GRAHAM WARWICK / WASHINGTON DC
Boeing and Lockheed Martin immediate winners from Space Launch Initiative restructure
Industry has welcomed NASA's decision to restructure its Space Launch Initiative (SLI) to focus on the Orbital Space Plane (OSP) and delay development of a next-generation reusable launch vehicle (RLV). Boeing and Lockheed Martin are immediate beneficiaries, receiving contracts to demonstrate technologies for the OSP.
Boeing's $300 million contract revitalises its X-37 reusable spaceplane technology demonstrator programme. The deal includes funds to complete the approach and landing test vehicle now in final assembly and build an orbital test vehicle to be launched on a Boeing Delta expendable booster.
Assembly of the first X-37 will be completed early next year, says Kevin Neifert, director of Boeing's advanced space and launch systems division. Avionics and other systems will be installed following structural tests, and atmospheric flight tests are to begin in March 2004, culminating in drop tests from NASA's Boeing B-52.
The second X-37 will be strengthened for unshrouded launch on a Delta II, or possibly Delta IV, says Neifert. The reusable vehicle will operate in orbit for around a month. Multiple orbital flights are planned from mid-2006 to test autonomous re-entry and landing, high-temperature structures and thermal protection systems.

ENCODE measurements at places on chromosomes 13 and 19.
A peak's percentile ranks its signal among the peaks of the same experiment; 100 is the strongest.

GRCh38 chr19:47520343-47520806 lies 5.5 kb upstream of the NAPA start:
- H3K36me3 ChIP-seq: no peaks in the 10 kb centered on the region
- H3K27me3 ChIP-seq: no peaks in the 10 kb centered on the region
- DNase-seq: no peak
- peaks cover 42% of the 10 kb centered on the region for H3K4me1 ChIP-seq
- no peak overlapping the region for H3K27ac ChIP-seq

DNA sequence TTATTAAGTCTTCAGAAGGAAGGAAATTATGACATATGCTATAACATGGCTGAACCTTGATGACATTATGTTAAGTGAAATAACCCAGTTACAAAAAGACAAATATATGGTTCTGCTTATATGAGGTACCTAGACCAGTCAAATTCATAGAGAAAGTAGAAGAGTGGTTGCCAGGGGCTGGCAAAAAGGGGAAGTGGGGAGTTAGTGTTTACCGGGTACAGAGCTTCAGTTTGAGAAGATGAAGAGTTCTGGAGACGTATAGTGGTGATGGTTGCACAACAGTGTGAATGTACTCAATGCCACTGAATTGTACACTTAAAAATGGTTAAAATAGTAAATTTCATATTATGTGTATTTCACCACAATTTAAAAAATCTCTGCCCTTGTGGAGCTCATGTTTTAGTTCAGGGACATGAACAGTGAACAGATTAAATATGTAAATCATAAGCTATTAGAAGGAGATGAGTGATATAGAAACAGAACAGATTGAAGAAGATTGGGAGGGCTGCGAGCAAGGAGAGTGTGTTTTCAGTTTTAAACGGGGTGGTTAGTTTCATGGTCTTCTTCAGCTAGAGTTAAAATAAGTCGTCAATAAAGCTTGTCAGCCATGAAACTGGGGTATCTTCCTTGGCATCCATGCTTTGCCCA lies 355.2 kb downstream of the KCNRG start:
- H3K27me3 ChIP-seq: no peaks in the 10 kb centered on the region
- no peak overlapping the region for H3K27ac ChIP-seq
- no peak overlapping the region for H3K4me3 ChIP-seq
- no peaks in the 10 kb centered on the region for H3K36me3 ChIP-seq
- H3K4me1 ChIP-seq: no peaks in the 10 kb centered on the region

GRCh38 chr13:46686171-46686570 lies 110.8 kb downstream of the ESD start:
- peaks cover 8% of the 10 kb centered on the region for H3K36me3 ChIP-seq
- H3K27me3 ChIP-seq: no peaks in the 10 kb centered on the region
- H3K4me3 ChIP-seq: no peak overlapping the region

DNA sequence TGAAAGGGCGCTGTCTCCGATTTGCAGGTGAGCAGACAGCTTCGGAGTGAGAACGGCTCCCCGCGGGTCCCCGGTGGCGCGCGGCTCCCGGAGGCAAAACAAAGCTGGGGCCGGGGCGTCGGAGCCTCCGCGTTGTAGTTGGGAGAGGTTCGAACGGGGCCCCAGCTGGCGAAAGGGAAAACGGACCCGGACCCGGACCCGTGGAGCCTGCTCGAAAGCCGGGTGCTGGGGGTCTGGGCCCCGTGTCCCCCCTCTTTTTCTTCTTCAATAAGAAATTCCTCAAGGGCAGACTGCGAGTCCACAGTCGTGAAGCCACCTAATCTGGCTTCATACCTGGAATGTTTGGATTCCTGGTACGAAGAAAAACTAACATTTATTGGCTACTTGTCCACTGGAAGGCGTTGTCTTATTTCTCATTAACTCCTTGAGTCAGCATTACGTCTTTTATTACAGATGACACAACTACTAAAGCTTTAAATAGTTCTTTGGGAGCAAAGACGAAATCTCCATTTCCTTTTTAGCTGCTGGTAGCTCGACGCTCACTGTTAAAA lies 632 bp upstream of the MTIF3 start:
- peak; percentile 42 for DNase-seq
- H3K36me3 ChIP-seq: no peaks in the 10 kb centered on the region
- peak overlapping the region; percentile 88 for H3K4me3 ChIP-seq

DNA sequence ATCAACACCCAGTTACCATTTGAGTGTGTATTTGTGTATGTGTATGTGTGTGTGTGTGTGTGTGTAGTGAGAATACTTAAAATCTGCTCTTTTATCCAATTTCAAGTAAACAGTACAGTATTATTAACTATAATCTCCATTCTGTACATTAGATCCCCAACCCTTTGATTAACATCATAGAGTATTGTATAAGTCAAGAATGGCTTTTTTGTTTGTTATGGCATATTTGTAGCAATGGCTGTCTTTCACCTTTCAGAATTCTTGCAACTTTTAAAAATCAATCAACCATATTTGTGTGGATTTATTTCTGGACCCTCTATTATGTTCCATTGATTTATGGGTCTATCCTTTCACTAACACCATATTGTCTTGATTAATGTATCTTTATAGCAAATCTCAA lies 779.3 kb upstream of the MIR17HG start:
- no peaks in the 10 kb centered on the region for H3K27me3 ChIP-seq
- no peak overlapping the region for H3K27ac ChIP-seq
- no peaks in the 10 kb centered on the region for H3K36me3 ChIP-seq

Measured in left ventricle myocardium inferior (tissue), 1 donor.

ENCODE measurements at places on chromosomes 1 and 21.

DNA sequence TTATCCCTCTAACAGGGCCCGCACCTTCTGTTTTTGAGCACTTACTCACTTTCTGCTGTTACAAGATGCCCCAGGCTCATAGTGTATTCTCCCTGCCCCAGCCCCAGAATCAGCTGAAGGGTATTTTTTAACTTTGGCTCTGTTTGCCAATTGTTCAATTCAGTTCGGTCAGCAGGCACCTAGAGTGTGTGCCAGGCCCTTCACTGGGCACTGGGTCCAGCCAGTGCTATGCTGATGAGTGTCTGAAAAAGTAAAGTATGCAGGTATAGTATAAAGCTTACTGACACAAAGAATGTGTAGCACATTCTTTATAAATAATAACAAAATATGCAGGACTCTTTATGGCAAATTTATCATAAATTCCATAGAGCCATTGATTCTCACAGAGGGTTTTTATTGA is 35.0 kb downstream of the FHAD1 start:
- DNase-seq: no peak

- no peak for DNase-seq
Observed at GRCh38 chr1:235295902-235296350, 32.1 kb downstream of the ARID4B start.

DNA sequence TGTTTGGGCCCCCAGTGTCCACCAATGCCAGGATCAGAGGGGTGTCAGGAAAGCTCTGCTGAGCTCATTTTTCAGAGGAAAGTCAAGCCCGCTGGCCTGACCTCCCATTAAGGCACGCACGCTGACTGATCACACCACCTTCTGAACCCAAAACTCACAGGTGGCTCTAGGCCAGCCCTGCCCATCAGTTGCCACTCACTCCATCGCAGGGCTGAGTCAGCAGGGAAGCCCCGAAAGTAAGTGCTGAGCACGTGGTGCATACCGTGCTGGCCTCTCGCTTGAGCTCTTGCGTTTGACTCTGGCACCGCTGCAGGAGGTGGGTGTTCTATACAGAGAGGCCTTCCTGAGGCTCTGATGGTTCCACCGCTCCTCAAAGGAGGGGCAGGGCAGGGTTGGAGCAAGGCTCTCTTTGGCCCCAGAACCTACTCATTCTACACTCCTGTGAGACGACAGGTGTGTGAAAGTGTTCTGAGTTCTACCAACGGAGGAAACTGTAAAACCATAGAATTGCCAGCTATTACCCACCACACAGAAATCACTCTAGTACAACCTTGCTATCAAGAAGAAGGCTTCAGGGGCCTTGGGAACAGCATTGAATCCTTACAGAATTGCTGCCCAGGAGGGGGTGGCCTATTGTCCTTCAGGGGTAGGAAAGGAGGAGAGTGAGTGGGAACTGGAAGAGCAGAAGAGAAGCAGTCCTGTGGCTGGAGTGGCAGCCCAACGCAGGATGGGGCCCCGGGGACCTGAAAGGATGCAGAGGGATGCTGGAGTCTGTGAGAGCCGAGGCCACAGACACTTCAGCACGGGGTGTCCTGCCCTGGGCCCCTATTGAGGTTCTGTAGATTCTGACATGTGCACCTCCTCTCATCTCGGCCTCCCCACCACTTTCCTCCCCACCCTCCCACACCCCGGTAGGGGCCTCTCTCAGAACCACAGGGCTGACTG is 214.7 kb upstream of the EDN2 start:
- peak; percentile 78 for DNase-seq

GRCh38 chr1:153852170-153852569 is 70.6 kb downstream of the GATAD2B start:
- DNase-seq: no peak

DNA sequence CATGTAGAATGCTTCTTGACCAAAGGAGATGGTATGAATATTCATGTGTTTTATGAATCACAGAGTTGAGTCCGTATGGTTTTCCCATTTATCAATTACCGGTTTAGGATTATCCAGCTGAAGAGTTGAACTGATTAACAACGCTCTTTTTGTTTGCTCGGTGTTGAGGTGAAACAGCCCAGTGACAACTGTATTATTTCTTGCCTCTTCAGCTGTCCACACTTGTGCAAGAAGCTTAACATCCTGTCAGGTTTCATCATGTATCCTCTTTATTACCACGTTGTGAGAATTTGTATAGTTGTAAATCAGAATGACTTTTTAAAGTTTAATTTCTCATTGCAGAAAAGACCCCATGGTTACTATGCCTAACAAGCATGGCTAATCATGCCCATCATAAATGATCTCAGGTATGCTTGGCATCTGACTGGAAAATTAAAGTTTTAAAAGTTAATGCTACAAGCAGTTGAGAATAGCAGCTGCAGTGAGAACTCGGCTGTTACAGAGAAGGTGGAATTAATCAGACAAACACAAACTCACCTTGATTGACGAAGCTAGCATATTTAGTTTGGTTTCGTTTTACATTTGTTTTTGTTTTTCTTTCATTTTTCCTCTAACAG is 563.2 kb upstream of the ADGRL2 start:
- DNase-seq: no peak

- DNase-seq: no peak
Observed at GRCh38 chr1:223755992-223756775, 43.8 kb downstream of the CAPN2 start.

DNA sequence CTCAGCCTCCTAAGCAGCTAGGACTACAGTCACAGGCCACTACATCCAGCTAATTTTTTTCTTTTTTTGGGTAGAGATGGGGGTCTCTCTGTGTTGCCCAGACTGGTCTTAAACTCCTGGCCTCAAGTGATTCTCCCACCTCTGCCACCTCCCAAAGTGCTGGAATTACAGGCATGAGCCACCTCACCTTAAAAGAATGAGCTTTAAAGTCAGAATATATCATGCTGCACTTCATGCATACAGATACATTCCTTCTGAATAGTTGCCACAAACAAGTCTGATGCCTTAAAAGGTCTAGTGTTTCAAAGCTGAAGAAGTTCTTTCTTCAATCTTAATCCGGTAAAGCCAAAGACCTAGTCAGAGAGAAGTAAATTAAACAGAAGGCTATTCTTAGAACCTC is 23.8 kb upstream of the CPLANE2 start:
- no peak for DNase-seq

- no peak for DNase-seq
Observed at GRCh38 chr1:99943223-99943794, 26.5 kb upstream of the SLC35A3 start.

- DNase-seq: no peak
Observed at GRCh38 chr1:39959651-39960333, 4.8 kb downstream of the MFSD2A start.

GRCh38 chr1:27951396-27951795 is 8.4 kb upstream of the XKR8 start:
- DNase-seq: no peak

Lockheed Martin, meanwhile, has received a $53 million contract to build a launch pad abort testbed to demonstrate crew escape technologies for the OSP, which is to be launched on a Delta IV or Lockheed Martin Atlas V Evolved Expendable Launch Vehicle. Ejection seats and ejection capsules are among escape mechanisms being studied to reduce the probability of crew loss on an expendable launch.
Testing of candidate technologies is to begin in mid-2005, although NASA has to decide which escape mechanisms to demonstrate, says Bob Ford, Lockheed Martin SLI programme manager. To meet the loss-rate requirement, systems are required that will allow the crew to escape during the ascent and descent phases, as well as on the launch pad.
The OSP is set to enter service in 2010, launched unmanned as a crew rescue vehicle to the International Space Station. By 2012, the spaceplane will ferry crewmembers to the ISS. Work on a second-generation RLV will continue under the Next Generation Launch Technology programme, with a decision on development delayed until 2009.
Source: Flight International